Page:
Center for Teaching and Learning

At the Center


June 10, 2017

Modeling effective faculty-librarian collaboration

Student working on laptop.

By Reed Garber-Pearson and Polly Myers The online learning environment can feel all too calculated, given it’s growing dependency on learning management software like Canvas. Module learning predetermines a rigid workflow, leaving little room for learning in exploration and choice. In an effort to heed scholars Heidi Skurat Harris and Michael Greer’s call for giving online…


July 11, 2016

Reducing the distance in distance learning

Person working on a laptop

By Colleen Dillon and Miriam Hirschstein At first blush, teaching a distance learning course in infant and early childhood mental health (IECMH) seems like a paradox. Training in this relationship-based field is intensely inter- and intra-personal. What would it require to translate and enact both the content and the methods of the IECMH field online,…


May 10, 2016

Thinking slow in online learning

Type written text with red editing marks and a pen.

by Polly Myers For students and teachers alike, online courses can be overwhelming because of altered patterns of time. Learning Management Systems like Canvas and social media sites like Facebook provide a means for online programs to run 24/7. Students and instructors can spend either too much time online or not enough. As Brigid Schulte…


April 3, 2015

Thinking about learning communities, transformational learning, and online course design

Laptop with an apple sitting on the keyboard.

By Joe Hannah The problem of earning students’ trust, and truly inspiring them toward a life of learning and service, is central to my sense of purpose as a teacher. As more teaching moves into the online environment, and with my limited experience, I am just beginning to imagine using exclusively online formats to foster…


February 2, 2015

Muddiest point: Reflecting back to move forward

Janus coin

By Ken Yasuhara For the purposes of learning, reflection can be thought of as intentional bridging between past experience and future action. If getting your students to reflect sounds too complicated and time-consuming to fit into your busy ten-week quarter, consider an example of reflection that has all of the essential features but only takes…


January 20, 2015

Plagiarism and inclusive teaching: A perfect union?

Type written text with red editing marks and a pen.

By Katie Malcolm, CTL Instructional Consultant “I wanted it to be perfect.” Paul, who preferred to be called by his “American name,” uttered, staring down at my desk. He had been in the US for a total of six weeks and now faced an accusation of academic misconduct with the consequences of potential expulsion and…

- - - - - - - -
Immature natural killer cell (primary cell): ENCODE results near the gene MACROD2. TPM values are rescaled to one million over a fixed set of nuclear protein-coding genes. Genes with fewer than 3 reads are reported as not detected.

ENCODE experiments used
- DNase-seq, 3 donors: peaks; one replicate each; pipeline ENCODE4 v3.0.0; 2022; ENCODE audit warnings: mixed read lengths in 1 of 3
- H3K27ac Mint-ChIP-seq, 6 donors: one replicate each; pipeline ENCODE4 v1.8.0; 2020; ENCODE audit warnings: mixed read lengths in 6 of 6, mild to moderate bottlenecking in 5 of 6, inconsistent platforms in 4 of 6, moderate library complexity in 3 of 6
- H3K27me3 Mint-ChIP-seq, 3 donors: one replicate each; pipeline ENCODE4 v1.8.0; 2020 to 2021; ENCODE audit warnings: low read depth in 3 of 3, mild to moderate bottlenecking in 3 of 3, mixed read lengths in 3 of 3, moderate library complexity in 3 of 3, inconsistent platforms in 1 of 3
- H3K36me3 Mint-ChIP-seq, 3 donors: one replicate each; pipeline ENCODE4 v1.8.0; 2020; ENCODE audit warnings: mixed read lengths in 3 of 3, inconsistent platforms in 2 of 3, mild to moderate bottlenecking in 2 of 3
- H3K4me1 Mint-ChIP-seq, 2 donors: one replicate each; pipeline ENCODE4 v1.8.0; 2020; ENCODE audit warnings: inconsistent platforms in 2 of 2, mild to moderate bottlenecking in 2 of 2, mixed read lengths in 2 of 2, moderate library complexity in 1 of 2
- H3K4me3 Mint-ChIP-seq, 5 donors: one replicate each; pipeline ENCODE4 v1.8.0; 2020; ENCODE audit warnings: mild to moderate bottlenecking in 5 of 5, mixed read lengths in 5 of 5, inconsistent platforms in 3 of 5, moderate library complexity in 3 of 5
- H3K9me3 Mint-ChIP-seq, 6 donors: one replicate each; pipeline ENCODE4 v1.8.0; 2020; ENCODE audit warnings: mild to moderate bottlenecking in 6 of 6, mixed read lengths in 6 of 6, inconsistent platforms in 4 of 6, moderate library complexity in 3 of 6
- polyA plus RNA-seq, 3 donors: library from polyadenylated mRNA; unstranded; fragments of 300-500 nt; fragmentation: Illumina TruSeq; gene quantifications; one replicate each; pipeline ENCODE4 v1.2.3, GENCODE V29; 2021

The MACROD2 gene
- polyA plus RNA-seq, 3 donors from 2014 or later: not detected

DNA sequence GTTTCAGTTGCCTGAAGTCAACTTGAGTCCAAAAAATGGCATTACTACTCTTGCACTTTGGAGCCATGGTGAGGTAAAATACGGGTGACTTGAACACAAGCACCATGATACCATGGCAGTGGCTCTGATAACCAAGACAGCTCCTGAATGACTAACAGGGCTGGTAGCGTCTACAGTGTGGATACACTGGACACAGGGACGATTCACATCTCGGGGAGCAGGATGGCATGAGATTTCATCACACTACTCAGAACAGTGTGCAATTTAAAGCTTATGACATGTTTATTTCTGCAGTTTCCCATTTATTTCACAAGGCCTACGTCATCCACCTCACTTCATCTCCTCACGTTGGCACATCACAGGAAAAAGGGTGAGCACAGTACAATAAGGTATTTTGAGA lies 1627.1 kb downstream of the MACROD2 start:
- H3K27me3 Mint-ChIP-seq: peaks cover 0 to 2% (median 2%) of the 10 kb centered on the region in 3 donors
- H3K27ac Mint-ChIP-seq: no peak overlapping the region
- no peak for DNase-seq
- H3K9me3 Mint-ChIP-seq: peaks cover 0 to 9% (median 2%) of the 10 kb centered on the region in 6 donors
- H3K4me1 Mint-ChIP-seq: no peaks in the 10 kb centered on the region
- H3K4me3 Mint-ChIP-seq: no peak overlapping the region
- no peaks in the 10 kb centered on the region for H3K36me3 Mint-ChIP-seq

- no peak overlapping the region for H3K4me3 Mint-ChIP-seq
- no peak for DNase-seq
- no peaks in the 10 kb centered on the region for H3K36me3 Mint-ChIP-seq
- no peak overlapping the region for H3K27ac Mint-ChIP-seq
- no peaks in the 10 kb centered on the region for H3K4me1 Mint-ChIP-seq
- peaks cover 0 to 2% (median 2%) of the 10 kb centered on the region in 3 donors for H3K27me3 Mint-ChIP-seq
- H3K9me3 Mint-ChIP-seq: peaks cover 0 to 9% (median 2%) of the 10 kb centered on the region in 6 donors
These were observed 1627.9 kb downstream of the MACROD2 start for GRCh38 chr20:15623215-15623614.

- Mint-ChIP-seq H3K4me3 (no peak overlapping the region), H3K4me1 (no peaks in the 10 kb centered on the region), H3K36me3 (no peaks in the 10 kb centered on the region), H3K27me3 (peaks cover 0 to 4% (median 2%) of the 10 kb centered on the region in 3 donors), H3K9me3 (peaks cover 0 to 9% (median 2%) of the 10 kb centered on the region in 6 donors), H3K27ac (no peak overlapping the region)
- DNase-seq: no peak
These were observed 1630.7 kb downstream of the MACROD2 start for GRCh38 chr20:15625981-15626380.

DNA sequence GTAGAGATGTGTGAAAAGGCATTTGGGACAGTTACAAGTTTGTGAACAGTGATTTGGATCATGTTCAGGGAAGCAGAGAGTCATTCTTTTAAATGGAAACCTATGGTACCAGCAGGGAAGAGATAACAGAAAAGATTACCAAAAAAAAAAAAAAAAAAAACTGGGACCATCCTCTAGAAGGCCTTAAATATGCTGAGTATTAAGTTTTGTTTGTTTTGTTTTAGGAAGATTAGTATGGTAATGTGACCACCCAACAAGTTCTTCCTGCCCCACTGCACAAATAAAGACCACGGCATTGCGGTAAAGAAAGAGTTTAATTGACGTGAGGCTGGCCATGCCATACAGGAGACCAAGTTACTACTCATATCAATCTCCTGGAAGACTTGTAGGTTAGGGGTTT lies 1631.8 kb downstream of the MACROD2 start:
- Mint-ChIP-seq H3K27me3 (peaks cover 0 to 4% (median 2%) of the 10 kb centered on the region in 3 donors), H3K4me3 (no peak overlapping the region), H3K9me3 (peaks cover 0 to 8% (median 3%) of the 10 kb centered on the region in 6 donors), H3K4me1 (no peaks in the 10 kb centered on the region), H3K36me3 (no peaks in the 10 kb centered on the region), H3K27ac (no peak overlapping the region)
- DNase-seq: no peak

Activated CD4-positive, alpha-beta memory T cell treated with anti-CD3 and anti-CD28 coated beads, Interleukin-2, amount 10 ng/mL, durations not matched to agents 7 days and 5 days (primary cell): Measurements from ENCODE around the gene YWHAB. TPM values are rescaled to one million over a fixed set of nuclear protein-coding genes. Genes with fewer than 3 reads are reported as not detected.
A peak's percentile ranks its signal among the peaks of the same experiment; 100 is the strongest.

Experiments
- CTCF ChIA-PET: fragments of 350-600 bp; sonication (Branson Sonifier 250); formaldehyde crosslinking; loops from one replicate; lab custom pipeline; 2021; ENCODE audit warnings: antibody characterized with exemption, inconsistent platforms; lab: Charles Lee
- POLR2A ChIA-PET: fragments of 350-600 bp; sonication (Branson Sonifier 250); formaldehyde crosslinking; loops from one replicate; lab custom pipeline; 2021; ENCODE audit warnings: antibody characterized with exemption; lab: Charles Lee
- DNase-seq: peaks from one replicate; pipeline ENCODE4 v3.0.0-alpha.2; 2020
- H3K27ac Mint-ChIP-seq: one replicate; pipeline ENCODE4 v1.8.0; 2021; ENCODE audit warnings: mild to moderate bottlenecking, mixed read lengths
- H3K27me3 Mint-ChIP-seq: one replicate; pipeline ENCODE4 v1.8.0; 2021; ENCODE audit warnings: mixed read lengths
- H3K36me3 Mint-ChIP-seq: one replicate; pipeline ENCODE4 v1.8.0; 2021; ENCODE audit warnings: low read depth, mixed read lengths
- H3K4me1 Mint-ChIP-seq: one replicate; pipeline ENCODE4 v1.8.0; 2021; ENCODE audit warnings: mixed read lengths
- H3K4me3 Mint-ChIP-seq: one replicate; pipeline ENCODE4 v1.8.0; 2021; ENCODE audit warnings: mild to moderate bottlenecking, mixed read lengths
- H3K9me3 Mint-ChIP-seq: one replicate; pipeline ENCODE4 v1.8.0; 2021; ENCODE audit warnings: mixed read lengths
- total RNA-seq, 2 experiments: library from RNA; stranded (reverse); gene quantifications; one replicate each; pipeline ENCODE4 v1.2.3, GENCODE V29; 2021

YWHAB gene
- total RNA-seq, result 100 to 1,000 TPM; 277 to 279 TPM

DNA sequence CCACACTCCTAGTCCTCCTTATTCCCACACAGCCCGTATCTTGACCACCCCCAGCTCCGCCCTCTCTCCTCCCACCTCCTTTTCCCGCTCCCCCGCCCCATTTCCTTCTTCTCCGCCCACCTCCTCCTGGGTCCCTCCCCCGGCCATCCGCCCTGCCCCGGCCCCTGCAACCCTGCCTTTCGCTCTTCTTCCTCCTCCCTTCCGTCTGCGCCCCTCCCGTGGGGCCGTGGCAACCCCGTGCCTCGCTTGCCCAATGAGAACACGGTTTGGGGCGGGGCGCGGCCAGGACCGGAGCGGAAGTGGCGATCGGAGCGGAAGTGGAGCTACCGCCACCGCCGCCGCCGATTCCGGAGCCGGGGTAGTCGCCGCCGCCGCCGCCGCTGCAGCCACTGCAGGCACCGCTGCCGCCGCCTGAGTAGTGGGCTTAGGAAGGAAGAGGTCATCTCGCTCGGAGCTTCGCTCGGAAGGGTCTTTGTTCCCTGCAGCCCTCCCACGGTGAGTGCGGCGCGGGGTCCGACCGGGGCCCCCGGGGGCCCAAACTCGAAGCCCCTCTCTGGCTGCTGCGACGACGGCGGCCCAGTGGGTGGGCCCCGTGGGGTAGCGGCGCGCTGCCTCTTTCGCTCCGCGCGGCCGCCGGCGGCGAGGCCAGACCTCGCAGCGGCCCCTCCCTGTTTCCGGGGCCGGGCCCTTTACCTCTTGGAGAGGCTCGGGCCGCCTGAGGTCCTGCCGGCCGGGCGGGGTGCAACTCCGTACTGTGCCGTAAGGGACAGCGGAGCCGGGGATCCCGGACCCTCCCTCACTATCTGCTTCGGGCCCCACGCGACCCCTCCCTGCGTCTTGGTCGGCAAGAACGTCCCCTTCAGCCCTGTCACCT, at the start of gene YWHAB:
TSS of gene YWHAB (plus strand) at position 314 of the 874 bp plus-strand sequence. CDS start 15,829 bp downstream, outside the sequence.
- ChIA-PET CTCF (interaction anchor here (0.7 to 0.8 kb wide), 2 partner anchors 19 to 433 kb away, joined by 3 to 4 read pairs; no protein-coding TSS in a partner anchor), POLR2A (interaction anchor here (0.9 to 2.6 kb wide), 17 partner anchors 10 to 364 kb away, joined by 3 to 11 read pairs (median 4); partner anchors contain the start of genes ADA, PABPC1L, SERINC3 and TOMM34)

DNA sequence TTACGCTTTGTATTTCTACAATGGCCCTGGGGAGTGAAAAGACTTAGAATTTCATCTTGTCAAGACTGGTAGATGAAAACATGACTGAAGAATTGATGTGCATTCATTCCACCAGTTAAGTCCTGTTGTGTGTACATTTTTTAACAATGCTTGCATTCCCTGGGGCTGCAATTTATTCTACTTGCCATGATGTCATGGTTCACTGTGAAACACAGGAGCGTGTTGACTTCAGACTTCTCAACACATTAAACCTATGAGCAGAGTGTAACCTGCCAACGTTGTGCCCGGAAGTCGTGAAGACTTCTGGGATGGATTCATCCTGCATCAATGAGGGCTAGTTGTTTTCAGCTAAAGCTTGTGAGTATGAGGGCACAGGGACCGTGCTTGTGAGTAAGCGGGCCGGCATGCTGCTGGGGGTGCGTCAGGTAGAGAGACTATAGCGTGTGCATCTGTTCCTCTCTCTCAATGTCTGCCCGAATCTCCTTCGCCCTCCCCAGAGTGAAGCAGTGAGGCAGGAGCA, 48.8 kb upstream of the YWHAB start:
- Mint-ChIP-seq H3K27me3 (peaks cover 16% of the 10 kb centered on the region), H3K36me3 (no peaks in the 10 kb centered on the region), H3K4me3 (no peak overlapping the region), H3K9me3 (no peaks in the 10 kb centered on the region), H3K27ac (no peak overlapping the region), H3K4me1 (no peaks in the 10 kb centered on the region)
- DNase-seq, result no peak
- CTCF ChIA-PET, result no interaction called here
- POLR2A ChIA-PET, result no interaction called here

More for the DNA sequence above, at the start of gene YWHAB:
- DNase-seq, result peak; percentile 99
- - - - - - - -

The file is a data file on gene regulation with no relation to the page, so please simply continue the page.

November 20, 2014

Classroom participation & stuffed animals

An auditorm filled with students

By Debi Talukdar “Oh, that issue. I have it in my classes too. It happens, don’t worry.” This was the result of a conversation I was having with one of my colleagues at a staff meeting about large classroom participation. I had graded for this particular class of hundred students before, so I was aware…


November 6, 2014

Give students an inch (they won’t take a mile)

Teacher wagging her finger at a student

Fostering Alliances and Accountability in the Classroom. by Jessica Canton In a recent session of English 111 a student came to class without his paper for peer review. He had written his paper, but as he was running to class his paper had flown out of his backpack and before he could retrieve it, a…


October 21, 2014

Great question. Let’s Google it

Student sitting infront of a laptop

By Maya Smorodinsky To begin every course, we implore students to silence their cell phones, refrain from Facebook, and abstain from lap-texting (you, in the third row, despite your best intentions, crotch-staring is not a sign of active learning). When students inevitably flout these policies, it is frustrating and disappointing. It may be a surprise,…


October 7, 2014

Mindfulness in higher education

A silohette of a head with a bird in place of the mind

By Linda Watts Last spring, I participated in an Online Learning Institute conducted at UW Bothell. Since I had long been skeptical about the ways in which my own teaching might travel into an online environment, I opted to confront those reservations directly. That is, I decided to develop an online design not only for…



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